I'm not cashing in on the quite astonishing popularity of my previous post (nearly 1000 hits so far, and growing) but I do have something to add; a more serious example of seasonal bonhomie gone wrong.
My disabled sister lives in sheltered accommodation. She is intelligent and has her wits about her, but she's in a wheelchair. Okay so far. But - every Christmas, the mayor comes round to distribute little bags of goodies to the residents: sweets, chocolate, perhaps tea bags or biscuits. That kind of thing. And she dreads it. Why? Because it feels patronising and belittling, that's why. Because the powers that be haven't tried to imagine what it's like to be physically challenged, and therefore treated like a child. She is wondering whether to escape this year, or sit it out. She is too kind to tell the mayor that she doesn't want his sweets, and that she is capable of buying her own tea bags.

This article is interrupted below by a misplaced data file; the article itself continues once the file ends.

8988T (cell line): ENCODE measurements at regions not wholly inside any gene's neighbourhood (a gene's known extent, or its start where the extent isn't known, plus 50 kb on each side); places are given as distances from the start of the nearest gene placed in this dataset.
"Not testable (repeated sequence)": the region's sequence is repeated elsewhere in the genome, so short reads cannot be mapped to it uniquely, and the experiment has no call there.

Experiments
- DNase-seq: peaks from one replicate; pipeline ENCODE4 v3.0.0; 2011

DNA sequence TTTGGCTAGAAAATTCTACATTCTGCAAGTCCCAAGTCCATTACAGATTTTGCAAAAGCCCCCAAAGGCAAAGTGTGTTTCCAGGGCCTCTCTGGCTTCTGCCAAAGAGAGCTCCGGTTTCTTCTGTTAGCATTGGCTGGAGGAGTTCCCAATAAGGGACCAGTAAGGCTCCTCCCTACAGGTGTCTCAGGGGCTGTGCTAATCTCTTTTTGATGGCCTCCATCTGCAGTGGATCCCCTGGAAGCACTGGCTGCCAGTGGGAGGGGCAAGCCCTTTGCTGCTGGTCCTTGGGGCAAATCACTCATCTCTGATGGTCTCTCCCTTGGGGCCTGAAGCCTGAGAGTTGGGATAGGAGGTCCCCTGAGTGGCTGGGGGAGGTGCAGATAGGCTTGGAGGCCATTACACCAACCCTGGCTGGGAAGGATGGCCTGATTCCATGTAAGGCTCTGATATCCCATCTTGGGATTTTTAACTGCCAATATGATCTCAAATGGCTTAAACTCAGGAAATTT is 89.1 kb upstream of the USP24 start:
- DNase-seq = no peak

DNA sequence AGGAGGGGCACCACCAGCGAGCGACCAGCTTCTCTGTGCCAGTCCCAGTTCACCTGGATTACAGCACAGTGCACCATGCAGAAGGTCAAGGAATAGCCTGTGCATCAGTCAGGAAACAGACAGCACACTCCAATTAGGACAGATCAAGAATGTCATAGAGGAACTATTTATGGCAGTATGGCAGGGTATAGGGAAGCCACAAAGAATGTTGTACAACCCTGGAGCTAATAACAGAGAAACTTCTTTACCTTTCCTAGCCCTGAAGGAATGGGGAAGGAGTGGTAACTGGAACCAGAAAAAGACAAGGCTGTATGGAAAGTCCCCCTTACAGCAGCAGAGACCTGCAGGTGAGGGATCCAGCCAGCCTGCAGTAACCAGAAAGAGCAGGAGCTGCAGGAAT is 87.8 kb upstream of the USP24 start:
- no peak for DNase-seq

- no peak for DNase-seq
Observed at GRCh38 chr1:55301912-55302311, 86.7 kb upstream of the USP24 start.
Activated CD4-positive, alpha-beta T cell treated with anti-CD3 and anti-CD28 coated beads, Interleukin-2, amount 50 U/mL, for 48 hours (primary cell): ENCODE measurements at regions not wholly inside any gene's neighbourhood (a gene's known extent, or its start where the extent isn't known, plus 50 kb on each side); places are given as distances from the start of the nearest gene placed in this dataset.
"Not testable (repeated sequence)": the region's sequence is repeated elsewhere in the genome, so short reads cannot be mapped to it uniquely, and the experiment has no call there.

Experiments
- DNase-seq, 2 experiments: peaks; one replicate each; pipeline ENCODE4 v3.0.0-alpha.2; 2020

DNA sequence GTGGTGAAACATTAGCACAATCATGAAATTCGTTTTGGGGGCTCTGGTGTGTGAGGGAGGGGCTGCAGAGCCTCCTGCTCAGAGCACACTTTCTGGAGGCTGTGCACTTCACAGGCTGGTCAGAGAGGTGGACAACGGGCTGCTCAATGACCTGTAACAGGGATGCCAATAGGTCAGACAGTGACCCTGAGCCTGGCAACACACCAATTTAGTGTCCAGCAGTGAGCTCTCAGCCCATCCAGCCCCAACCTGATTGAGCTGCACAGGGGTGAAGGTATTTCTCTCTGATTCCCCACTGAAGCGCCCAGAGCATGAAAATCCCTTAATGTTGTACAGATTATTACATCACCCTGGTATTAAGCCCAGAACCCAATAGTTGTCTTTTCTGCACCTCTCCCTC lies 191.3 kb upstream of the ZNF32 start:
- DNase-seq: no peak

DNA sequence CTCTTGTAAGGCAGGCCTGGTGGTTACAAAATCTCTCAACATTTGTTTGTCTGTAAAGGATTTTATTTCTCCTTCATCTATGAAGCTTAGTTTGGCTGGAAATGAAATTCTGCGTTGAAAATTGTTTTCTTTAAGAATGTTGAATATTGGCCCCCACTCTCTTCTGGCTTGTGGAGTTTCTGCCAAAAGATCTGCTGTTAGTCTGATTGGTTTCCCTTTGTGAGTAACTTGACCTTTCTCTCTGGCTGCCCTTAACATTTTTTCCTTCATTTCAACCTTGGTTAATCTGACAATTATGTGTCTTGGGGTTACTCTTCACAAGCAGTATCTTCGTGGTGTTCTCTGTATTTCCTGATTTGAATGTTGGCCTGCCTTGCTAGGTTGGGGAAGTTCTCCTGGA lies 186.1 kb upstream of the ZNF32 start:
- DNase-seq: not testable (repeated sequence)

Ten years ago, I too was on the receiving end of something like this. Flat on my back in hsopital, with a spinal injury, I was (astonishingly) probably the youngest patient on theward. Christmas came, and with it, the well-meaning women from an age-related charity, with bags of sweets. They were probably older than I was. Worse was to come. A couple of days later, along came Father Christmas, complete with elf (yes, really), and more sweets. I hid under the covers, but the nurses gave me away.
What I want to know is, why? Especially the Father christmas bit? Do people think that if you are old, you forget there's no such person as Father Christmas (and that it's really Mummy and Daddy who deliver the goods. Never mind that Mumy and Daddy, in this case, are inevitably long dead)?
No doubt the mayor (and Father Christmas) feel warm and fuzzy after doing this, but I do wish they woudldconsider the recipients of their good works, and think again before they do this kind of thing.
My poor sister is expecting the mayoral visitiation this afternoon. Please spare her a thought.